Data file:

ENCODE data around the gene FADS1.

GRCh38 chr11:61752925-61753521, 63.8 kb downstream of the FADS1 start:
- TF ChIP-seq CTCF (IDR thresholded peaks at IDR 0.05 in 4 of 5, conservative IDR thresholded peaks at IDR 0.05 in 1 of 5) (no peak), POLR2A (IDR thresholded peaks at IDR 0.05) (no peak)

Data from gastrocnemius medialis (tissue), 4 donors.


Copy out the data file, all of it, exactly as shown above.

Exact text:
ENCODE data around the gene FADS1.

GRCh38 chr11:61752925-61753521, 63.8 kb downstream of the FADS1 start:
- TF ChIP-seq CTCF (IDR thresholded peaks at IDR 0.05 in 4 of 5, conservative IDR thresholded peaks at IDR 0.05 in 1 of 5) (no peak), POLR2A (IDR thresholded peaks at IDR 0.05) (no peak)

Data from gastrocnemius medialis (tissue), 4 donors.